Children's Picture Book / Fiction / Fantasy

I gave this book 5 of 5 stars.

When kind fairy Bella loses a tooth due to mean fairy Zelda playing a trick, Bella is devastated and thinks she's too ugly to be in the smile contest. Bella uses the fairy data base and goes on a quest to borrow a soon-to-be-lost tooth so that her smile will be beautiful -- but will she succeed? Will Zelda's meanness stand in the way?  

In The Toothless Tooth Fairy, author Shanelle Hicks and illustrator Anca Delia Budeanu have teamed up to make an adorable book that teaches important lessons and is a feast for the eyes.  The lessons are plentiful, including kindness is always the right answer, smiles are always beautiful, ugliness inside can produce ugliness outside, and pretty comes in all shapes, sizes, and colors.  Budeanu's illustrations are expressive with soft, muted colors and show great diversity in the representations of the different fairies. Readers will easily identify with at least one of the fairies and will love the story, too.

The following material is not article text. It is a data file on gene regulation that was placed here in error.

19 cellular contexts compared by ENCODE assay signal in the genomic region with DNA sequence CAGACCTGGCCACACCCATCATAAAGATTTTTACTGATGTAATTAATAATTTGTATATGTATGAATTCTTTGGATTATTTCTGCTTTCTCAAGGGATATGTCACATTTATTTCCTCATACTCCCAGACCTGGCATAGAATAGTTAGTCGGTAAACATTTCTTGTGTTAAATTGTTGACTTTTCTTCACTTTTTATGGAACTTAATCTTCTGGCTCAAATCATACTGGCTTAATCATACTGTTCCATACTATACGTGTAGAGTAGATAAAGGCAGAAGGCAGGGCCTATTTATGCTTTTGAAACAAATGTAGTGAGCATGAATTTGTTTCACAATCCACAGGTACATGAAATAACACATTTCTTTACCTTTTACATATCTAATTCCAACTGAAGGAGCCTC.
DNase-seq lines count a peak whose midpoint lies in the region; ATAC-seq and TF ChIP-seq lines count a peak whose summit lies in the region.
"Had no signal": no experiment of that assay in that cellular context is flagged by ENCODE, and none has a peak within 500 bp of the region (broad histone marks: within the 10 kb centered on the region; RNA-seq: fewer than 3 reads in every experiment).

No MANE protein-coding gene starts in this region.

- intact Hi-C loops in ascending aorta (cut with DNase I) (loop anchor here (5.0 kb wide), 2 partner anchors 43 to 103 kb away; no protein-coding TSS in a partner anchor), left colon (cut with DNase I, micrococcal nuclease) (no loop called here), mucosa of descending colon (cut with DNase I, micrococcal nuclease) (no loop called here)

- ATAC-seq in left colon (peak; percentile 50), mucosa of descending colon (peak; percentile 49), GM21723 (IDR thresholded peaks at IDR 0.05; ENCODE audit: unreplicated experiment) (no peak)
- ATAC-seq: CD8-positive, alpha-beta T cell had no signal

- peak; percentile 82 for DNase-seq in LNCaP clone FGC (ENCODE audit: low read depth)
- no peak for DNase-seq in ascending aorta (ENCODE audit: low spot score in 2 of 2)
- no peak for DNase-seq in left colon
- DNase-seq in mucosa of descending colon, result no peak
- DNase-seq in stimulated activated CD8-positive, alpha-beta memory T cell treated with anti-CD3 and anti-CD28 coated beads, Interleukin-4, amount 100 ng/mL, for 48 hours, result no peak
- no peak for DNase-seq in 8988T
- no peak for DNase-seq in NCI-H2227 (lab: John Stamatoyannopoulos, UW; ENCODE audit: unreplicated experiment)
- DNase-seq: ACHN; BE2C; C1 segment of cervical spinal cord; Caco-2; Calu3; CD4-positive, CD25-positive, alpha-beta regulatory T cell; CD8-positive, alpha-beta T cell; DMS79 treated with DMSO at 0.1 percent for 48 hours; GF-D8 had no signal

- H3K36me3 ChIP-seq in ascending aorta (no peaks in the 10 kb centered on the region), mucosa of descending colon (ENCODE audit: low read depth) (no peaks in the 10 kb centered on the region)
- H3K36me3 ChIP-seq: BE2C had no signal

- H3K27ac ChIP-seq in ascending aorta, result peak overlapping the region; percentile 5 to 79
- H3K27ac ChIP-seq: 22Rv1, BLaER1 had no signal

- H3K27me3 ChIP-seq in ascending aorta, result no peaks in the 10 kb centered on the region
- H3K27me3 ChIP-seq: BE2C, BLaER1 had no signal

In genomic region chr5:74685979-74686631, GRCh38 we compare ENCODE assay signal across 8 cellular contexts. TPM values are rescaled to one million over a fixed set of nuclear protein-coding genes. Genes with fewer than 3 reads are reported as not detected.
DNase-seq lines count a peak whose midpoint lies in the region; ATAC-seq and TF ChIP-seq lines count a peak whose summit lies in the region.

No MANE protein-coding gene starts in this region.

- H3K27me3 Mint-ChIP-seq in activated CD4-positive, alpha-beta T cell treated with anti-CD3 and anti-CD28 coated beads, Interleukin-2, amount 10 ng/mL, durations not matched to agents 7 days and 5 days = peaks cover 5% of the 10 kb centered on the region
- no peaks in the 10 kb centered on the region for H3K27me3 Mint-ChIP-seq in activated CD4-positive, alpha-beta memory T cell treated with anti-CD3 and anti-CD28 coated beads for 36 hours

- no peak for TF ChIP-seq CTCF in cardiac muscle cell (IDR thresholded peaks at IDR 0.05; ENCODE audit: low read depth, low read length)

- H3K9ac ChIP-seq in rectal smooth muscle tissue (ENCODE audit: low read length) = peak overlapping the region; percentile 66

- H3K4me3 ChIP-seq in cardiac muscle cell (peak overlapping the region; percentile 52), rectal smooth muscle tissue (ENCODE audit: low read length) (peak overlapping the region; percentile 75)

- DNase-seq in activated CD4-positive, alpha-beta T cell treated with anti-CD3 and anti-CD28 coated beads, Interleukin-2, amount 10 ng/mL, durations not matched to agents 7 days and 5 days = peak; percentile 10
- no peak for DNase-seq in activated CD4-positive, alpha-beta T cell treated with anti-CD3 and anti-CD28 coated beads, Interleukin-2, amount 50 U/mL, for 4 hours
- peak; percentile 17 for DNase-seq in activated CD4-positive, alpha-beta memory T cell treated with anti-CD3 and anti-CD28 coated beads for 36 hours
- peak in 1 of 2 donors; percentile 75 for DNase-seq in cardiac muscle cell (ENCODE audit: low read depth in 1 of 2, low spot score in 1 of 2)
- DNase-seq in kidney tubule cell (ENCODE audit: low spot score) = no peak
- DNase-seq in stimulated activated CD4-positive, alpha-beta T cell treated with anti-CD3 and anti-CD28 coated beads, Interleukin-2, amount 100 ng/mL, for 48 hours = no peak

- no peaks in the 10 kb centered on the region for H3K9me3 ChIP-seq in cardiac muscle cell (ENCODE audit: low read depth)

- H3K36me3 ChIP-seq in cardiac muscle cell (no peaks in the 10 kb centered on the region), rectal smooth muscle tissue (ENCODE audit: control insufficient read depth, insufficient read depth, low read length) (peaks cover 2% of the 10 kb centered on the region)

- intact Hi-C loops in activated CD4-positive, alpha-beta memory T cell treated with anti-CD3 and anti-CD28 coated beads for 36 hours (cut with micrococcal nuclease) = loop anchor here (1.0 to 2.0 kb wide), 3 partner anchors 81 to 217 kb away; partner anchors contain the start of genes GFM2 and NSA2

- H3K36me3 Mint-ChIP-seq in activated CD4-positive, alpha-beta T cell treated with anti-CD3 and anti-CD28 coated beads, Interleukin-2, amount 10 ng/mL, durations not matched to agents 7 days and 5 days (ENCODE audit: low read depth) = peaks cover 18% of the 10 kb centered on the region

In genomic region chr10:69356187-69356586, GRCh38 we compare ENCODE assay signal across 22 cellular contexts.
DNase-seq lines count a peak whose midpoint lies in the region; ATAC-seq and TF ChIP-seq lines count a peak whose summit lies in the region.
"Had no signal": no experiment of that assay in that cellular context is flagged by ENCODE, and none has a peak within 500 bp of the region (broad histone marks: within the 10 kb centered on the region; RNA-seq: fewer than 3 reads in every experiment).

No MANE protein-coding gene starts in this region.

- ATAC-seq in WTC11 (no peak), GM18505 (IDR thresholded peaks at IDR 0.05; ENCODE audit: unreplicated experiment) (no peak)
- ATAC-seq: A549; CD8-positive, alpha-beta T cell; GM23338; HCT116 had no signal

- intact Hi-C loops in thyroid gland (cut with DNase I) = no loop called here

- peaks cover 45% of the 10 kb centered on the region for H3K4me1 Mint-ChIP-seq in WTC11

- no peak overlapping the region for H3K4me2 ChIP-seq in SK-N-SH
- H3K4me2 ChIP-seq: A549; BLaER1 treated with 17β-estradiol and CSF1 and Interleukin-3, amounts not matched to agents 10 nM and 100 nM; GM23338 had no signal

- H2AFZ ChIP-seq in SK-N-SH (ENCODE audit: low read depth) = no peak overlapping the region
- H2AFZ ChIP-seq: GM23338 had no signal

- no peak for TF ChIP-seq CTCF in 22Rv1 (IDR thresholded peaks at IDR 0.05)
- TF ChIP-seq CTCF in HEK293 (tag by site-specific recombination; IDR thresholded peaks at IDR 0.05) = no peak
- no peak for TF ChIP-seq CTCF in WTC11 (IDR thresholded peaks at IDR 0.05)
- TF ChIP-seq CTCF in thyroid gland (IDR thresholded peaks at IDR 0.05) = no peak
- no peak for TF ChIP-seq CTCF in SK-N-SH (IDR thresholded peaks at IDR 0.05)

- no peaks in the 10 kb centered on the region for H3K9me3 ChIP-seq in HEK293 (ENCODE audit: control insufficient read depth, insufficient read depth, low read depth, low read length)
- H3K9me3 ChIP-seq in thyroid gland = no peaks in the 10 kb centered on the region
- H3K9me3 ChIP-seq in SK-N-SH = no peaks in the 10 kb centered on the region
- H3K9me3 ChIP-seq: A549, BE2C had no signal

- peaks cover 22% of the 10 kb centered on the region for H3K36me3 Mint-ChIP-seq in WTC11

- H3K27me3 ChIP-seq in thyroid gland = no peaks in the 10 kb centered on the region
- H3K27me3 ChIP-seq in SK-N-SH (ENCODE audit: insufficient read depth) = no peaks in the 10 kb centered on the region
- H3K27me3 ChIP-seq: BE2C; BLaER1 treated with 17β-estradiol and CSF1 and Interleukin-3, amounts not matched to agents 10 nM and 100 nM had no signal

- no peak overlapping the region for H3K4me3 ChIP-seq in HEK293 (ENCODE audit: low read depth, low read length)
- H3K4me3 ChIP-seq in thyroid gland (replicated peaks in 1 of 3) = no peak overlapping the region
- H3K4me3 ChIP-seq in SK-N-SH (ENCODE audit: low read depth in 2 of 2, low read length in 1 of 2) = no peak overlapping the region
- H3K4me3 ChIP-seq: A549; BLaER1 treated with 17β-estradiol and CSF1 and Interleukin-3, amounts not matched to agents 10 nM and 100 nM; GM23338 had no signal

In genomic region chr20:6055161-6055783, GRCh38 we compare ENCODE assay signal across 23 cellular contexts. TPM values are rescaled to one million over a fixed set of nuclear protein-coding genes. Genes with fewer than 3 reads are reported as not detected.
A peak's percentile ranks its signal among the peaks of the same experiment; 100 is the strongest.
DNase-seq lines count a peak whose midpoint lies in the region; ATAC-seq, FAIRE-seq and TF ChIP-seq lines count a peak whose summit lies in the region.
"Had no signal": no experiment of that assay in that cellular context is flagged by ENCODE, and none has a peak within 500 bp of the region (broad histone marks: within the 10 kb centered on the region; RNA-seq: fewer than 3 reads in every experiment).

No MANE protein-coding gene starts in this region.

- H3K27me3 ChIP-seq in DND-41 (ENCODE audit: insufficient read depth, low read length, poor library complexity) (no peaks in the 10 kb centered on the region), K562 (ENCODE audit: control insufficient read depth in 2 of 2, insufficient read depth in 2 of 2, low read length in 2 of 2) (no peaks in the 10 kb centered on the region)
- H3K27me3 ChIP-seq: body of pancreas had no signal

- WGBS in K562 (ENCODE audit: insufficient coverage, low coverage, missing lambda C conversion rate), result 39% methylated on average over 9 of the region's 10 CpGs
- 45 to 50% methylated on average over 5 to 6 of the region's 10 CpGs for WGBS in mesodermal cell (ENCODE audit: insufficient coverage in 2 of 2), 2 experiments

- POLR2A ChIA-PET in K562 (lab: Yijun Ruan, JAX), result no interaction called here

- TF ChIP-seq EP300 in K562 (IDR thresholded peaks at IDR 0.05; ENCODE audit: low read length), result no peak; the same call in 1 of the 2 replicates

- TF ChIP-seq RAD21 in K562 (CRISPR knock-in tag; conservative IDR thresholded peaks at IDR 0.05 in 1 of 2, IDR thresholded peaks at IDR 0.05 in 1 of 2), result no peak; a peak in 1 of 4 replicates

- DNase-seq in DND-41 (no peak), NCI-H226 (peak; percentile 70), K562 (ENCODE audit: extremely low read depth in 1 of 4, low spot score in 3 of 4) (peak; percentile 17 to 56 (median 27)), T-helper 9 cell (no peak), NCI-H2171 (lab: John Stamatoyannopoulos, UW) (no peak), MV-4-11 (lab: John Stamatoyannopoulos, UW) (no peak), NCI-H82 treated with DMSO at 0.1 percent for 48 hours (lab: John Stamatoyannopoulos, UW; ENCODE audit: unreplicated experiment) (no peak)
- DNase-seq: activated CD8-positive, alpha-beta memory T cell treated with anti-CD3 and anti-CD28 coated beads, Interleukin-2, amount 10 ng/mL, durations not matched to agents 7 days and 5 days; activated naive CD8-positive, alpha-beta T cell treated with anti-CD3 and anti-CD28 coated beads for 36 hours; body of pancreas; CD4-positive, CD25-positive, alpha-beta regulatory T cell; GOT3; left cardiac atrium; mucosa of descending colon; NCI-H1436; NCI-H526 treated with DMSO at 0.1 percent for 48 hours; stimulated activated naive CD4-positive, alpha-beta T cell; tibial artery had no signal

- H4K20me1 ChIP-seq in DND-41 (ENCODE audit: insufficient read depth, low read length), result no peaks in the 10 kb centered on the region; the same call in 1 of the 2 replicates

I read this along with my eight-year-old niece, and she giggled a bunch (especially with the evil "Muah ha ah ha ha" laugh) and was surprised by Bella's treatment of Zelda. This fostered a discussion about the power of kindness. Interestingly enough, she found the parts that introduced ways to get a loose tooth out slightly creepy -- but informative!  There was a small bit of confusion with the title of the award at the end, but it didn't interfere with the enjoyment of the story.

I recommend this to children second grade and younger, to be read independently or as a read-along for the younger ones. Thank you to the author for providing me a print copy in exchange for my honest review -- the only kind I give. 


Tuesday, June 16, 2015

Return to Sleepy Hollow